I visited Iceland in 2015 and stayed for about 3 days – it was the first stop of my backpacking trip around Europe. As I was visiting in July, Iceland was experiencing 24 hours of daylight, which was super cool – you could go sight-seeing at any hour of the day and even see the “midnight sun”. There was only a slight darkness in the early hours of the morning (equivalent to a normal pre-dawn or pre-dusk glow). The terrain even makes you feel like you are on another planet! Iceland, or “The Land of Fire and Ice” is home to many glaciers and hundreds of volcanoes as it is located on the Mid Atlantic Ridge. The abundance of moss covering the volcanic rock and fields of dried lava look like something out of a mystical movie… almost as if elves would live in the tiny caves and crevasses.
Yes – many Icelandic people believe in elves and trolls. There are many Icelandic legends about these creatures – even roads and buildings are built in consideration of where the elves live! This is one of the things that makes Iceland quite unique. This Nordic country also has one of the highest literacy rates in the world, which makes me wonder if a belief in elves and intelligence are actually correlated! A fascinating fact is that Iceland has more writers, books published & books read than anywhere else in the world!
Some other peculiar and cool things I noticed while in Iceland: it’s not uncommon to find babies left outside in a stroller napping. Also, nudity is nothing to be ashamed about… especially in the context of a change room or public shower. In fact, being nude in public is perfectly legal. I mean, can’t say this is surprising since they have an “Icelandic Phallological Museum” containing penises of all kinds (I haven’t been but I’ve heard some funny mixed reviews).
My personal experiences interacting with Icelandic people have been quite funny. While looking through sweaters in a small store, I came across a cat snuggled in the middle of the pile. After petting the cat for a while, I asked who the cat belonged to. The owner replied, “It is it’s own cat”. Well, that’s one way of putting it!
When driving around the golden circle, the length of some Icelandic words amazed me. Can you believe there is a word that is 64 letters long? I only learned how to say cheers – “skál”, which is used in many Nordic countries. Also, last names of Icelanders follow a traditional surname system – using a father or mother’s first name with the -son (for a son) or -dottir (for a daughter) suffix.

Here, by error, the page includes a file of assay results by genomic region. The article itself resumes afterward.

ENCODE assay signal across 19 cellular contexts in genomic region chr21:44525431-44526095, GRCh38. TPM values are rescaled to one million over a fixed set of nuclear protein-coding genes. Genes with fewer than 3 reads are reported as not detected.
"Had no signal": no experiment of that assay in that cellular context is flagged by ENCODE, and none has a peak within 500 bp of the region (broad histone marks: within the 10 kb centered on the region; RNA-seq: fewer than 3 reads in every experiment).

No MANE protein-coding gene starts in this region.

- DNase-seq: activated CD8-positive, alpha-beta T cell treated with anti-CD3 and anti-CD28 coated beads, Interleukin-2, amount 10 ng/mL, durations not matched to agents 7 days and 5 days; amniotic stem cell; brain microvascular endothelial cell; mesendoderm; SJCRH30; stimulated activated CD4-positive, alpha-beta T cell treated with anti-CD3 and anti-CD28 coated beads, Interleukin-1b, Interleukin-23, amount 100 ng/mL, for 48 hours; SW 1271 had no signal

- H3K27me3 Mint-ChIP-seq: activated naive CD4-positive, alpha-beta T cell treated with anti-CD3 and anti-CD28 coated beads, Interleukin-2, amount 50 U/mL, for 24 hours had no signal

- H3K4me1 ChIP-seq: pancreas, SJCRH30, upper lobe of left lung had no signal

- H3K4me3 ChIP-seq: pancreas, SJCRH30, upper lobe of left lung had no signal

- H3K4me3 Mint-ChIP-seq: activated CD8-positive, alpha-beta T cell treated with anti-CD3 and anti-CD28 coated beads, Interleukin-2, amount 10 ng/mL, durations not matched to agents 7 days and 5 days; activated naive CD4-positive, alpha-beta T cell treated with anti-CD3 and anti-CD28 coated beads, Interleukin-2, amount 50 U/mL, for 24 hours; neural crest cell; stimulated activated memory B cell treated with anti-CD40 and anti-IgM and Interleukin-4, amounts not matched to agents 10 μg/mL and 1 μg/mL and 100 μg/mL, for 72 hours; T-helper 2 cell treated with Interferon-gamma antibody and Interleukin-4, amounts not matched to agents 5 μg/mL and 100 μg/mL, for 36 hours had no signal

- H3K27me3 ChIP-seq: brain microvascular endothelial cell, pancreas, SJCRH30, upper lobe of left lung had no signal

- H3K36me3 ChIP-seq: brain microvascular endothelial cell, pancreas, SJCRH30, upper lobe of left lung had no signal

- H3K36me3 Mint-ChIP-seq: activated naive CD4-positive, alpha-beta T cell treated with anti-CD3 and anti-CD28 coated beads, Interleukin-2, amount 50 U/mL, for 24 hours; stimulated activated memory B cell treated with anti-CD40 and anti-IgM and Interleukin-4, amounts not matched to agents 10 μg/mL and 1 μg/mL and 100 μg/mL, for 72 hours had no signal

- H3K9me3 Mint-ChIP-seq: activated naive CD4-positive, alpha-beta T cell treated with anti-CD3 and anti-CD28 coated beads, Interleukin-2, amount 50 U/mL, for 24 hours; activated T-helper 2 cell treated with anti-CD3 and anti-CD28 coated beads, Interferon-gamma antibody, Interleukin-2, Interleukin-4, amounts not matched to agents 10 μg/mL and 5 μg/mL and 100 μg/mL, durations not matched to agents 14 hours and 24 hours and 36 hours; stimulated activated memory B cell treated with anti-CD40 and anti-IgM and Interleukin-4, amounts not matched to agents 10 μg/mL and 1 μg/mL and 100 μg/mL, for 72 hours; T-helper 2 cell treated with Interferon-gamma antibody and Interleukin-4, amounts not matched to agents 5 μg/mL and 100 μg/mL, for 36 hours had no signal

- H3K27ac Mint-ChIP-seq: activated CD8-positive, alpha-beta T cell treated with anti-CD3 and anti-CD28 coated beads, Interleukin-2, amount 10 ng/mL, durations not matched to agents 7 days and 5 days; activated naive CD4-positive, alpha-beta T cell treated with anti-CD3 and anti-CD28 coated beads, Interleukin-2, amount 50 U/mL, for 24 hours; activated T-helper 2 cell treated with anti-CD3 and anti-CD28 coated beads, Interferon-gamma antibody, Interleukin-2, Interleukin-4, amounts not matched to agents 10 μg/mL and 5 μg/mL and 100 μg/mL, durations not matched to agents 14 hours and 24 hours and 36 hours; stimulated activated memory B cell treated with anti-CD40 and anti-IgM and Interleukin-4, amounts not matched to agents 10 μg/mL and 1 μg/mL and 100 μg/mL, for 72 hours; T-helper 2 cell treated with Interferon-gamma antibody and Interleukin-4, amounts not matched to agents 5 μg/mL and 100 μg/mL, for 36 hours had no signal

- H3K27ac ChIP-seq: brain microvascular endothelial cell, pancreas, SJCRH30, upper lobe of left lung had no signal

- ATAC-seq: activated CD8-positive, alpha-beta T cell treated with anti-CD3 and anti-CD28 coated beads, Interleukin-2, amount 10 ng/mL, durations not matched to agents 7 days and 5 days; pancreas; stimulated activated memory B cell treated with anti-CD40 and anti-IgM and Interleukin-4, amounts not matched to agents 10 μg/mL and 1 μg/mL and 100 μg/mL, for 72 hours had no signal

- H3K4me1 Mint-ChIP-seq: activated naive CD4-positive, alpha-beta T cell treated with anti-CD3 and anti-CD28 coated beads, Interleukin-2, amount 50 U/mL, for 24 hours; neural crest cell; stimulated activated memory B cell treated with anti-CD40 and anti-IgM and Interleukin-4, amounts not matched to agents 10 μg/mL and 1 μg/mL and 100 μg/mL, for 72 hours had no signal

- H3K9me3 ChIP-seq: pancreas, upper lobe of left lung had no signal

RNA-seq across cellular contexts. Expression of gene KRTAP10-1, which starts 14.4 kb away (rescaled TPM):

In terms of common food in Iceland, there are fish of all kinds – smoked salmon, herring, and pickled anything (even pickled herring was common). Surprisingly, Icelanders also love their hot dogs – usually served with fried onions and sweet mustard. They are quite good, and one of the cheaper foods of Iceland’s expensive options, so I would highly recommend grabbing a hot dog at a stand in Reykjavik! Also, while driving around the golden circle, we stopped at a shop to pick up some car snacks, and what I hoped were chocolate drops were actually bits of salted black liquorice. Icelanders, as it turns out, love black liquorice… so if you are a liquorice lover, Iceland is definitely the place for you!
What I did enjoy, though, was the traditional skyr (pronounced skeer) yogurt – creamier, sweeter and thicker than regular yogurt, but also packed with protein. On another note, the signature spirit of Iceland is Brennivín (aka Black Death). It is a super strong schnapps and traditionally served in a cold shot glass with a piece of fermented shark meat. I definitely wouldn’t mess with Black Death.
Overall, I would say Iceland has been one of the most unique places I have visited. Here’s a short list of the essential things to do and see while in Iceland:
It’s the capital city and busiest place in Iceland – Reykjavik is in relatively close proximity to the natural scenery and parks Iceland is known for.
Places to visit in Reykjavik:
If you want pictures of the best views in town, it’s worth visiting Hallgrímskirkja. This church is a landmark of Reykjavik that can be seen from virtually every area of the city!
Designed by the Icelandic sculpture Jón Gunnar Árnason, this artwork by the water’s edge in Reykjavik is a signature piece of artwork. Plus, it’s something cool to add to your photo album!
Harpa Concert Hall
It’s a beautiful glass-windowed building by the water and something else to add to the photo album!
Blue Lagoon (30-minute drive from Reykjavik)
I don’t think you could Google “Iceland” without coming across photos of this geothermal spa. It’s good for your skin and super relaxing. Contrary to popular knowledge, the Blue Lagoon is actually man-made, but it is still one of the “25 Wonders of the World”. Pro tip: do not get your hair wet in the Blue Lagoon – and leave a generous amount of the conditioner they provide you within your hair. The mineral content, although great for your skin, has the potential to damage your hair. Better to be safe than sorry!
Golden Circle (1-hour 30-minute drive from Reykjavik)
I didn’t go with a tour company; we rented a car and drove the route, which I would highly recommend. You can drive the Golden Circle at your own pace and stop for any sights you find interesting – and trust me, there are plenty!
Stops along the Golden Circle:
Þingvellir National Park
It’s a geological wonder and a UNESCO World Heritage site that draws in tourists from around the world. At Þingvellir, you can not only see the rift between the North American and Eurasian tectonic plates, but actually walk in between them!
Here, you can stand a good distance away from a large and very active geyser and watch it spew hot water about 30m into the air every few minutes. You’ll get some cool videos at this stop… and enjoy the lovely smell of sulphur.
This translates to “Golden Waterfall” and it certainly is breathtaking!